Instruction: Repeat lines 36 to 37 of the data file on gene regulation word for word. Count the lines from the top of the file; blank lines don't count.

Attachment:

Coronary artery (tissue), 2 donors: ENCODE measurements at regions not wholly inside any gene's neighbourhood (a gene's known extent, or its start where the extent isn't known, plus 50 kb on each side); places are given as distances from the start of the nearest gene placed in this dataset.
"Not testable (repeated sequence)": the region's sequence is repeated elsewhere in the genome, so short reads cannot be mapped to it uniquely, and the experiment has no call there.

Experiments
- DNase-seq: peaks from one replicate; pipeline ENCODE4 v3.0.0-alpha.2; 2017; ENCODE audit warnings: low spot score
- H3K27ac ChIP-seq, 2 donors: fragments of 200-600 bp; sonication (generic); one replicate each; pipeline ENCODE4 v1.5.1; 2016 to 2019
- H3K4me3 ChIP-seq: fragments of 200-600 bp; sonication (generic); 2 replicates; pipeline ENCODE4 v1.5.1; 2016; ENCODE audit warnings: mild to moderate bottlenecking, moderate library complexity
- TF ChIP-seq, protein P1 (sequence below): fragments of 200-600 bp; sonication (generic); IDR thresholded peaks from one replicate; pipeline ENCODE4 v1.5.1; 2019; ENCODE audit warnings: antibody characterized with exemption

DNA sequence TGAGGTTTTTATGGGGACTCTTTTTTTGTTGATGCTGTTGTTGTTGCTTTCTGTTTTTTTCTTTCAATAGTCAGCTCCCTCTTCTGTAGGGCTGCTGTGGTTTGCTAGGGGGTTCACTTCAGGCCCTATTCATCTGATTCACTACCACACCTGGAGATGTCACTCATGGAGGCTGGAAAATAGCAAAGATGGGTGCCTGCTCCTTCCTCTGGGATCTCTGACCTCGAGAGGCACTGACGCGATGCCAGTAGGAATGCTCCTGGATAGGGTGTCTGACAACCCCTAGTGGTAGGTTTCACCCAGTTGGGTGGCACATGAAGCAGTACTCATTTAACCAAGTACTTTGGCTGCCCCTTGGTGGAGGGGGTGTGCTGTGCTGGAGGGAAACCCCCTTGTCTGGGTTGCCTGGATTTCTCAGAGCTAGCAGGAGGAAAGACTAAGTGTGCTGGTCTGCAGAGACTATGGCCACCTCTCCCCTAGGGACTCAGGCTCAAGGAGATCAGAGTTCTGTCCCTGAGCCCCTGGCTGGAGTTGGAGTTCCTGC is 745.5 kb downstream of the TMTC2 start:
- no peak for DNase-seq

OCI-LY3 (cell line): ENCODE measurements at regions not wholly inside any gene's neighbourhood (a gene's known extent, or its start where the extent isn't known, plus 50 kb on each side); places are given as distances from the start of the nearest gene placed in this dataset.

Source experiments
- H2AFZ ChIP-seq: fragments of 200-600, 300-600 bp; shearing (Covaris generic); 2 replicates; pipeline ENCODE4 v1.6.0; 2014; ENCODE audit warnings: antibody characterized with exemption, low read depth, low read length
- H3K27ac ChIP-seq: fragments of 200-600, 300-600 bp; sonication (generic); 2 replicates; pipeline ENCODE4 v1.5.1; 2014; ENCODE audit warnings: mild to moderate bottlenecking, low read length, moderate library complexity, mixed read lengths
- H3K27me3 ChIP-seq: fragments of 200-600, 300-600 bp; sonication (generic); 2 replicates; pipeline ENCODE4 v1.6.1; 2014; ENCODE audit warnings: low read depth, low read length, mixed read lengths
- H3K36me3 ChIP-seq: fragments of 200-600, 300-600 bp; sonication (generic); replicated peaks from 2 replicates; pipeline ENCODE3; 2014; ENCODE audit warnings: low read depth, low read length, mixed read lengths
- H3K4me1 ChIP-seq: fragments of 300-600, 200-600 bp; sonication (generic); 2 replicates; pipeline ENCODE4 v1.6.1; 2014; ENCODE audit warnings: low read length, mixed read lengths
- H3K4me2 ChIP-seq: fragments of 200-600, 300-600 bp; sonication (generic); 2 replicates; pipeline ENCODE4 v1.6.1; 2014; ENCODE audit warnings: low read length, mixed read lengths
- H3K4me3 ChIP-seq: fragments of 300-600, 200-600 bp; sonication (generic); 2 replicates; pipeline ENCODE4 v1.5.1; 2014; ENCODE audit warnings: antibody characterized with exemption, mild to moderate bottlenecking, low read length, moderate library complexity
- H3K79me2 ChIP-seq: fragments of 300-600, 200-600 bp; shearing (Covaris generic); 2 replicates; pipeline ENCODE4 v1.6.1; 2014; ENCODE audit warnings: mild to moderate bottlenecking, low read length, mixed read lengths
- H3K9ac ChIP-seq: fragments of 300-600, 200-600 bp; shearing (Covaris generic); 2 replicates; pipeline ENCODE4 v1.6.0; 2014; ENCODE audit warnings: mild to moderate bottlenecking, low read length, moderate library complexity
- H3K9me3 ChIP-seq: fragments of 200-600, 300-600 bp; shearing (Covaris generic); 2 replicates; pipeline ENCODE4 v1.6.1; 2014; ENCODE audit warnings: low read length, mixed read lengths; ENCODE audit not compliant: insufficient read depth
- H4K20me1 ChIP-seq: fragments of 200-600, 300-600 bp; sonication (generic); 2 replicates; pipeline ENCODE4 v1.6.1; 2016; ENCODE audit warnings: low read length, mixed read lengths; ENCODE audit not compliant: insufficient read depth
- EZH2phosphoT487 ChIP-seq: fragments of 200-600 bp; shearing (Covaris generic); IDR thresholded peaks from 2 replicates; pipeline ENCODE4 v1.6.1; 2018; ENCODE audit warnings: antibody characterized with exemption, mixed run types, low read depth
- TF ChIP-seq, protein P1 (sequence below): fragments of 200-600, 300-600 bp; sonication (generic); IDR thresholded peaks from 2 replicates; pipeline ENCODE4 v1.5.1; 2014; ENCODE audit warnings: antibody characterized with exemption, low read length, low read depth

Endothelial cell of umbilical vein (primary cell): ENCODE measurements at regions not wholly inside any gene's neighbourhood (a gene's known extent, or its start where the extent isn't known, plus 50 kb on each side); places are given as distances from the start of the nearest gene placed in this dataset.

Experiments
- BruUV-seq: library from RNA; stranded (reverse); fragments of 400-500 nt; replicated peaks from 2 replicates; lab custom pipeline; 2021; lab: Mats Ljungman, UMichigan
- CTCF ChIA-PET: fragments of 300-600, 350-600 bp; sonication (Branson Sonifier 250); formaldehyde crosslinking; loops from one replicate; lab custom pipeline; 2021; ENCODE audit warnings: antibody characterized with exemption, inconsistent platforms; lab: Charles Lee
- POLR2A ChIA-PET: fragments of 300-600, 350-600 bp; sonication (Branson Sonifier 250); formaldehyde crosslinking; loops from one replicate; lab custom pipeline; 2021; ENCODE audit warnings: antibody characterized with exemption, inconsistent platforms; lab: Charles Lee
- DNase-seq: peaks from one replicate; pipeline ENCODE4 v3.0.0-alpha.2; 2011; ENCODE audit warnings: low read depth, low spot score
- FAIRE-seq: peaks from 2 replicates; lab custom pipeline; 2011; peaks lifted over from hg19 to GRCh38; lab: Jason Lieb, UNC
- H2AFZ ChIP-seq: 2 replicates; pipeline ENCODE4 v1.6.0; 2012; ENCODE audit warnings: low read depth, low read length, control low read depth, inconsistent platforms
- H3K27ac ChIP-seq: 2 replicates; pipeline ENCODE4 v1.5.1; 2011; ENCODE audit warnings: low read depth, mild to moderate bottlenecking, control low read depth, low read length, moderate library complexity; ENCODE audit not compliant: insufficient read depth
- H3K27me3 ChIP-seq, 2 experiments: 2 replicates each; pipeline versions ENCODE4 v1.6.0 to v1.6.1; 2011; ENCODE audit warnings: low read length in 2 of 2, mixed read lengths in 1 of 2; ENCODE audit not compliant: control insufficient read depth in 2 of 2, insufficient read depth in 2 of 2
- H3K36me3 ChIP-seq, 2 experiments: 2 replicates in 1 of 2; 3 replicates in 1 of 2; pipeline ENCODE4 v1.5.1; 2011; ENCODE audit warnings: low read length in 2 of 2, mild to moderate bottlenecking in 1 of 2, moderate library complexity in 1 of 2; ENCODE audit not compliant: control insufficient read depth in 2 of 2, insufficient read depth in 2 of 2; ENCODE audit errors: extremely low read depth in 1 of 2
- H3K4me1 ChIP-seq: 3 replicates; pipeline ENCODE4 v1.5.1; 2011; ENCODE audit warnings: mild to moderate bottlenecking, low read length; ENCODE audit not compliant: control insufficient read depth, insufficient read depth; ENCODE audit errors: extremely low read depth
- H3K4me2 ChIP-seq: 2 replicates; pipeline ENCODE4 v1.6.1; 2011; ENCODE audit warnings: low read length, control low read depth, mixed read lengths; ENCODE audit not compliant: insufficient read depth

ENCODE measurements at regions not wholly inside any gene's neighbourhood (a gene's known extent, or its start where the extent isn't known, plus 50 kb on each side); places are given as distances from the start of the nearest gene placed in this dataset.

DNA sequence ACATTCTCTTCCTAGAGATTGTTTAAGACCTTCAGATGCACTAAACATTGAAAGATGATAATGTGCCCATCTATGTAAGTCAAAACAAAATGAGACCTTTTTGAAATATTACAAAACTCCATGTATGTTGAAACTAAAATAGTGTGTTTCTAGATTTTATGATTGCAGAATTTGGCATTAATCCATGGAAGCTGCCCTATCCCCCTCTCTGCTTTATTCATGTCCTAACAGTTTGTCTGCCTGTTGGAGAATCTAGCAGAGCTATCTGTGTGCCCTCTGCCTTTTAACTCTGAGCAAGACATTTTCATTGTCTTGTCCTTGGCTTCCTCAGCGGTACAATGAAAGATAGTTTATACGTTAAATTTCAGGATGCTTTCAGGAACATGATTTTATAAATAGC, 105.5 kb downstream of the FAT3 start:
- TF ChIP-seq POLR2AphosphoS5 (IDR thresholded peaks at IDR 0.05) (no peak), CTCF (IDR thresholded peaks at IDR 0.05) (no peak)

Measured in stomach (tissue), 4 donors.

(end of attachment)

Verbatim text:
- H3K4me1 ChIP-seq: 3 replicates; pipeline ENCODE4 v1.5.1; 2011; ENCODE audit warnings: mild to moderate bottlenecking, low read length; ENCODE audit not compliant: control insufficient read depth, insufficient read depth; ENCODE audit errors: extremely low read depth
- H3K4me2 ChIP-seq: 2 replicates; pipeline ENCODE4 v1.6.1; 2011; ENCODE audit warnings: low read length, control low read depth, mixed read lengths; ENCODE audit not compliant: insufficient read depth